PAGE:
Where oxlips and the nodding violet grows,
Quite over-canopied with luscious woodbine,
With sweet musk-roses and with eglantine"
W. Shakespeare - A Midsummer night's dream
The smell of an autumnal wood, where you can smell not only the timber, but the whole naked tree, its roots covered in dust, dry foliage glued by the resins drops oozed from the bark, a hollow with a beehive inside, moss and ivy leafs. Lutens expresses here his usual sumptuousness choosing new unexpected words: Chêne has a dry, even slightly bitter mood that confers to it definitely a masculine character.
Chêne is the aroma of a fairy wood, it suggests how the king of fairies Oberon’s couch smells, picturing images of him drunk surrounded by fauns and forests in all their neglected grotesque sumptuousness. This is the suggestion this woody-green creation by Serge Lutens and Christian Sheldrake suggests to me as it fully discloses all the facets around its name and represents a remarkable digression from the candied, spiced and few times even too syrupy Lutens classic register without losing its surreal distinguishing style.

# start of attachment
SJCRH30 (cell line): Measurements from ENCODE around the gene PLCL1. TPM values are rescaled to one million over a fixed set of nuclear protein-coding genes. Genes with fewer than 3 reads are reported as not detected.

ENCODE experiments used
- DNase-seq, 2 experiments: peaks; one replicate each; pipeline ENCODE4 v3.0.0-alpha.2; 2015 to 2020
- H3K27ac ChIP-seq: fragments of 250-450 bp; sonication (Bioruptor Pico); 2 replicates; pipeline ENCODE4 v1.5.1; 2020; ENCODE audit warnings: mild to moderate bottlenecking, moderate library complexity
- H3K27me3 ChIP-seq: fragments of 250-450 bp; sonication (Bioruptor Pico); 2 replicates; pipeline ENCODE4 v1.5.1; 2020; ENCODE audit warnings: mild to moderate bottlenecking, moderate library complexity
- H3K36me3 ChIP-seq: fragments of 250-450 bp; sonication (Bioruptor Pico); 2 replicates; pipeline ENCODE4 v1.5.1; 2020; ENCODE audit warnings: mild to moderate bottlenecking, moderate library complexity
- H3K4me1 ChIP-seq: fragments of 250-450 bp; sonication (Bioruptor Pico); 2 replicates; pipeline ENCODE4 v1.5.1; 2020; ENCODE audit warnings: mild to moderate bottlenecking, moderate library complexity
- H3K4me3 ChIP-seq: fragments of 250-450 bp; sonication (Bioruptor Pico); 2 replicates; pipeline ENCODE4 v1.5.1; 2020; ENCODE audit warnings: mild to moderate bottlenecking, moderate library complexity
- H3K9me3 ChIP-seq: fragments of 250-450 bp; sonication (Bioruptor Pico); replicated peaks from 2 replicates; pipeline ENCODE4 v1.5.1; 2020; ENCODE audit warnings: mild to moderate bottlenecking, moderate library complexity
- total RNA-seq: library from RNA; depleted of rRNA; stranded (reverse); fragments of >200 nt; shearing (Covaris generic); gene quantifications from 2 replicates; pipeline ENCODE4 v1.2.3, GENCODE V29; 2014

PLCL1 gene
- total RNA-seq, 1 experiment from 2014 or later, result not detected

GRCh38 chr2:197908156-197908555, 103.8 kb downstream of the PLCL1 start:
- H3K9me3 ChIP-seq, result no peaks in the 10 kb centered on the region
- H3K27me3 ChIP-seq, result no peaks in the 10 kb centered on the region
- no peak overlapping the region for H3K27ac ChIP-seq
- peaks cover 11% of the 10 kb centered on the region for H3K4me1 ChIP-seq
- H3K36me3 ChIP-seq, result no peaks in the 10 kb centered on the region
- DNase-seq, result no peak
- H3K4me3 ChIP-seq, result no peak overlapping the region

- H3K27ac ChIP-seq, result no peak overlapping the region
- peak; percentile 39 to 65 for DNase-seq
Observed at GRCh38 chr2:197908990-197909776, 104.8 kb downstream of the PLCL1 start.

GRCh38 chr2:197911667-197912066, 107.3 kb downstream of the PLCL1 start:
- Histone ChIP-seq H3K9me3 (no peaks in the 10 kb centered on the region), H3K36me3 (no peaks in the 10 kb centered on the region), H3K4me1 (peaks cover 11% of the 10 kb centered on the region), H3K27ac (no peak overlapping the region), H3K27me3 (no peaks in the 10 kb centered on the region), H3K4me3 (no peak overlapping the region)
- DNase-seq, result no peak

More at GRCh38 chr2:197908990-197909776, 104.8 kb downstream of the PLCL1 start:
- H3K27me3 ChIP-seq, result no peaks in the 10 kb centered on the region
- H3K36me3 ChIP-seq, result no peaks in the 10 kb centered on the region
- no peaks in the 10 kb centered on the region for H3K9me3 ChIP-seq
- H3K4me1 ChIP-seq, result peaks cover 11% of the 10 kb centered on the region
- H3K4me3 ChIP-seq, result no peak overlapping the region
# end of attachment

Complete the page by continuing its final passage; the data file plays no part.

The olfactory pyramid declares cedar crystals, sap notes, birch, Tonka bean, rhum absolute, black thyme, resins, beeswax, immortelle flower, undergrowth moss and from the green and mossy tones, coupled with the booze tinges, one could be led initially to think to certain 80’s macho juices. Anyway smelling it you quickly realize that it goes far beyond, developing a so complex balance of sharpness and powderness of rhum and immortelle, dryness and softness of black thyme and beeswax, warmth and coldness, shades and lights of the olfactory picture, that immediately realize from the lack of a hammering woody note this is a manly scent but for sure not a macho at all sharing some common points with Guerlain Coriolan, Chanel Antaeus and Lutens Un bois sepia.
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